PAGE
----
Last week, I suggested that some picky eating habits stem from the pressure that parents put on children to “just eat” the food that’s put in front of them. Whether the child doesn’t like the food or the child is simply being defiant by avoiding the hated foods, the result is the same: a power struggle between a parent who wants the child to eat something and the child who is refusing to eat the food at all costs!
Instead of getting into that dreaded power struggle about which foods to eat, I’ve created some fun food exploration activities that will allow for the child to explore the food with no pressure whatsoever to eat the food.
In last week’s activity, the child is allowed to engage in some food-friendly art activities that introduce dreaded foods to be used as supplies in an art project. The goal—of course—is to create an environment that allows the child to “accidentally” try the dreaded food in a non-food format and to learn that it isn’t really as bad as the child thinks.
This week’s activity is ideal for kids who show a sensory aversion to food. This activity allows the child to explore various sensory experiences in food—crunchy, soft, squishy, gooey, sticky, etc.—again with no pressure on the child to have to eat foods from the sensory category that he hates.
Sensory Food Experience
Sometimes, the aversion that a child feels toward a certain food is related to a sensory experience. The thought of putting something slimy, gooey, wet or tacky in their mouth becomes too overwhelming. So, when they are faced with eating this kind of food, their initial response is to push it away for fear of having to put that type of texture into their mouth. The fear of the texture prevents the child from experiencing the texture, and without exposure to the feared texture, the fear of the texture increases. This becomes an increasing problem the longer the child fights actual exposure or experience with the texture.
Does this sound like a child you know? Check out this post about Sensory Processing Disorder to find out if this is something that the child could be suffering from and then set up an appointment with a children’s counselor to get help for that child now.
Sensory food experiences, just like food art projects, allow the child to face the food that the child wants to avoid, without any pressure for the child to actually eat the food. The food that the child wishes to avoid is used in a sensory-based activity in which the child is able to experience the food with the hands, but is discouraged from actually eating it.
Here’s what you’ll need:
- Liquid and dry measuring cups
- Measuring spoons
- Cookie cutters
- Garlic press
- Flour sifter (an old one that you don’t mind getting ruined)
- Wooden spoons
- A dreaded food that can be poured, scooped or squished, like:
- Mashed potatoes
- Canned fruit
- Canned vegetables
- Peanut butter (only for children who are old enough to safely eat peanut butter)
- Cottage cheese
For this experience, you can include other foods that your child likes and doesn’t like, but it is essential that at least one of the foods be of a consistency that can be poured or squished.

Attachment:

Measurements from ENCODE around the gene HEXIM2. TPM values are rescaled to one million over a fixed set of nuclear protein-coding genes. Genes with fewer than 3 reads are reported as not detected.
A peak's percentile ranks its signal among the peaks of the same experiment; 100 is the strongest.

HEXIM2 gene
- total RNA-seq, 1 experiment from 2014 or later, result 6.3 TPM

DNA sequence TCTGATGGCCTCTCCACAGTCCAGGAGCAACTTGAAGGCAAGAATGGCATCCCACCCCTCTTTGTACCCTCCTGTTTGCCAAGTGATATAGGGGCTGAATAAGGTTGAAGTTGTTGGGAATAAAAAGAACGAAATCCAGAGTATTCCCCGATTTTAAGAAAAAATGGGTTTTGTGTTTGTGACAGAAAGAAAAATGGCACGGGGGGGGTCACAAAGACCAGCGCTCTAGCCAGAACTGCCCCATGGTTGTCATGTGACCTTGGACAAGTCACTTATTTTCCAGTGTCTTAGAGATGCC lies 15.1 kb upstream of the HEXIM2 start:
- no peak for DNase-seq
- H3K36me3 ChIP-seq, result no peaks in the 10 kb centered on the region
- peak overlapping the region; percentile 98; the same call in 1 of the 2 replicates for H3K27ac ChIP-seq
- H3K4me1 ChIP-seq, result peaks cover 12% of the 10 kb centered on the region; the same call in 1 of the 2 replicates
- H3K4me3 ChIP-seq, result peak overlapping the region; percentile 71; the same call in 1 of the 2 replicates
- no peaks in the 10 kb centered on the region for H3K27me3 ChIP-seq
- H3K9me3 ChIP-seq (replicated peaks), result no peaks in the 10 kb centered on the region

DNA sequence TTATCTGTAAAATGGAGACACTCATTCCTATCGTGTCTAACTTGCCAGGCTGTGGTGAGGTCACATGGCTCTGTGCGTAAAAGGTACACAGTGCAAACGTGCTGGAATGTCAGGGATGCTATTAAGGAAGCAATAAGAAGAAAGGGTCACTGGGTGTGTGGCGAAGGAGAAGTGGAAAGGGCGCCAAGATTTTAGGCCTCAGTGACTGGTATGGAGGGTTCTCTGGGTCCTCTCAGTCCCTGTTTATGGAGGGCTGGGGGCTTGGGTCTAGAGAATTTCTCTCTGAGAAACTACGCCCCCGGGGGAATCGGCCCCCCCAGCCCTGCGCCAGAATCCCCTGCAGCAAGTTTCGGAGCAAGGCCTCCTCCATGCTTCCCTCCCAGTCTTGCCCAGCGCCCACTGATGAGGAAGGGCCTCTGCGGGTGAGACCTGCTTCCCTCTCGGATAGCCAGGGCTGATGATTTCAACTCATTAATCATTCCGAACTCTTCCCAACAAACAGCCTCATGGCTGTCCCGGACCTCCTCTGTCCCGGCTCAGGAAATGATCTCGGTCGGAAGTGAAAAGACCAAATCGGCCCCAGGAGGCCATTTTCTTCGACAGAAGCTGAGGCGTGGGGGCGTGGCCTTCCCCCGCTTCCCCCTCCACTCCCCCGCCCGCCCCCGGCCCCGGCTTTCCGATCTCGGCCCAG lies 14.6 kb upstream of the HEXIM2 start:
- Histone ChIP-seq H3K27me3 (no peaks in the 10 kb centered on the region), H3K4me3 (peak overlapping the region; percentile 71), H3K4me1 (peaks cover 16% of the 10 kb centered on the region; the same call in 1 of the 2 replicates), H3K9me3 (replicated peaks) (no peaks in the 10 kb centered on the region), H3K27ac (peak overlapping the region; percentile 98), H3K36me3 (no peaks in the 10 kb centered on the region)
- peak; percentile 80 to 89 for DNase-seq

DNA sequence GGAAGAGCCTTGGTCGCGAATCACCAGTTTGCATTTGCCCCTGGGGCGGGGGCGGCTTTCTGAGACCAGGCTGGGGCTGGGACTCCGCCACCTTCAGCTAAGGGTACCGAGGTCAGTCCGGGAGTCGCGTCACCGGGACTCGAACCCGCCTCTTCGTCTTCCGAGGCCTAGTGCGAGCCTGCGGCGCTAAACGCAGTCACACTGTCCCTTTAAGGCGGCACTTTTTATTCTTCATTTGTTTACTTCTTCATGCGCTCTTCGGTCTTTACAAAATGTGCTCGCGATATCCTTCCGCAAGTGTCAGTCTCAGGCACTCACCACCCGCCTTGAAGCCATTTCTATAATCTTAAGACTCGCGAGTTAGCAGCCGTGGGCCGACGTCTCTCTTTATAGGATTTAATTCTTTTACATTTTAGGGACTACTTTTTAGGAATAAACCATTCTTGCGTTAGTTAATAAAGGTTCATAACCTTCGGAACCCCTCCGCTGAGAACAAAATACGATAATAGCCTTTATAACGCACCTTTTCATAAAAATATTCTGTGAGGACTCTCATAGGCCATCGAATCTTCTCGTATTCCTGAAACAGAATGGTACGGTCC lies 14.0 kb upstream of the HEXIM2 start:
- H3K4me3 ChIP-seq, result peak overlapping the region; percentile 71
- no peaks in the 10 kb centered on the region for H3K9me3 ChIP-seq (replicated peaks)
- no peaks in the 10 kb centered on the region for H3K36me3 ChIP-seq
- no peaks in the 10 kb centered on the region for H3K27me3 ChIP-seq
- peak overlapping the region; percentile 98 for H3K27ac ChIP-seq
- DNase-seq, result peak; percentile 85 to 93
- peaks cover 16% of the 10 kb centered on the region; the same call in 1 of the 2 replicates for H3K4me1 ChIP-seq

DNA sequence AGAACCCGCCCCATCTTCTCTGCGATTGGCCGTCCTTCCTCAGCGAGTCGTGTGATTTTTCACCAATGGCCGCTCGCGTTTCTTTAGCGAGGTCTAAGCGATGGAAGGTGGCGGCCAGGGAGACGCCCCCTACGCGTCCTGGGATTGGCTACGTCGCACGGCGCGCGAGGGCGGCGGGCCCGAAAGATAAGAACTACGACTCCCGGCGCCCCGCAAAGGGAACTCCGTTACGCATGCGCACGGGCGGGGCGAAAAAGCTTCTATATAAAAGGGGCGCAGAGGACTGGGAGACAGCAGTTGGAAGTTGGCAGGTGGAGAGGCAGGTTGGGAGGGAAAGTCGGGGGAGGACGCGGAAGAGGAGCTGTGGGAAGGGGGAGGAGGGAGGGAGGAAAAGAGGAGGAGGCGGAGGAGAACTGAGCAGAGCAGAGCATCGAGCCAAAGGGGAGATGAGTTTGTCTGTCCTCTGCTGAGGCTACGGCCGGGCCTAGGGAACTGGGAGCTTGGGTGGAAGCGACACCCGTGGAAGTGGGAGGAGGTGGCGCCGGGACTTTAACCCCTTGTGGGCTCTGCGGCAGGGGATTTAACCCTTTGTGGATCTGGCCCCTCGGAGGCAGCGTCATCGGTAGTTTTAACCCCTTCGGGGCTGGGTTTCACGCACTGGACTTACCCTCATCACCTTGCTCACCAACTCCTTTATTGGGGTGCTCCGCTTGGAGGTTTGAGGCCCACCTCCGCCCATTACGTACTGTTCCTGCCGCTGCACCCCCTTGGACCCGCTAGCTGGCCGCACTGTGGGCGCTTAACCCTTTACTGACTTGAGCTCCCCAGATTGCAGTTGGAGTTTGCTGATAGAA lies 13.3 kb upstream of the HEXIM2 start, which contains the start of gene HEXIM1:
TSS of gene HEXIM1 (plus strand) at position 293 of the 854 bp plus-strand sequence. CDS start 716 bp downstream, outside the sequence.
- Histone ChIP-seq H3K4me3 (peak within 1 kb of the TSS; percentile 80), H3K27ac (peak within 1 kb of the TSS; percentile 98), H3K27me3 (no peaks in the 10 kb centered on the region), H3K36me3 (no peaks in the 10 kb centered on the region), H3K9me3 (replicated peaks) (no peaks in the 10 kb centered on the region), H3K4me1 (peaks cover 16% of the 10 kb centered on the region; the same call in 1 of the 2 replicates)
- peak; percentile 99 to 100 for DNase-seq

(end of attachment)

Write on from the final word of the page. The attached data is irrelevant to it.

Here’s what to do:
If needed, prepare the food to the consistency that the child dislikes. Foods like mashed potatoes and rice must be prepared as they would for a meal and then cooled. Add food coloring to any food that would take the coloring. This creates something that is less threatening, because the food doesn’t actually look like it does when it is presented on the plate.
Fill a small, shallow tub (like a shallow Rubber Maid tub like this) with the dreaded food. Make enough to create a full layer in the tub, much like you would if you were making this into a water sensory table.
Set the other supplies either inside the tub, or nearby, depending on your space. It would be best to have all of the tools set out in an organized manner near the tub, so that the child can choose which ones to add and which ones to leave out. But, if you have limited space, you can pick a few of the tools and place them directly in the tub with the food.
Allow the child to play in the tub, using the tools as the child feels fit. Again, makes sure to say something like, “You probably shouldn’t eat the stuff in our sensory tub, but if you accidentally get some in your mouth, you’ll be ok since its all food.”
The goal of this activity is to expose the child to the dreaded texture in a way other than forcing the child to put the food into his mouth. Since kids usually put things into their mouths as they play, it’s likely that some of this food will end up in his mouth at some point. This is the time that the child will be able to experience that texture in his mouth, without the pressure that he is supposed to do it. Simply allowing for these exposure times will likely decrease the fear of that texture in the future.
This doesn’t exactly solve the problem—because once a child decides that he doesn’t like mashed potatoes, he knows that he doesn’t like mashed potatoes no matter what you tell him—but it opens the door for introducing dreaded textures as foods at meal times. If you see that your child will eat the mashed potatoes during the sensory experience, but avoids them during meal time, you now have the knowledge that he likes the food and can handle his picky eating at meal times differently.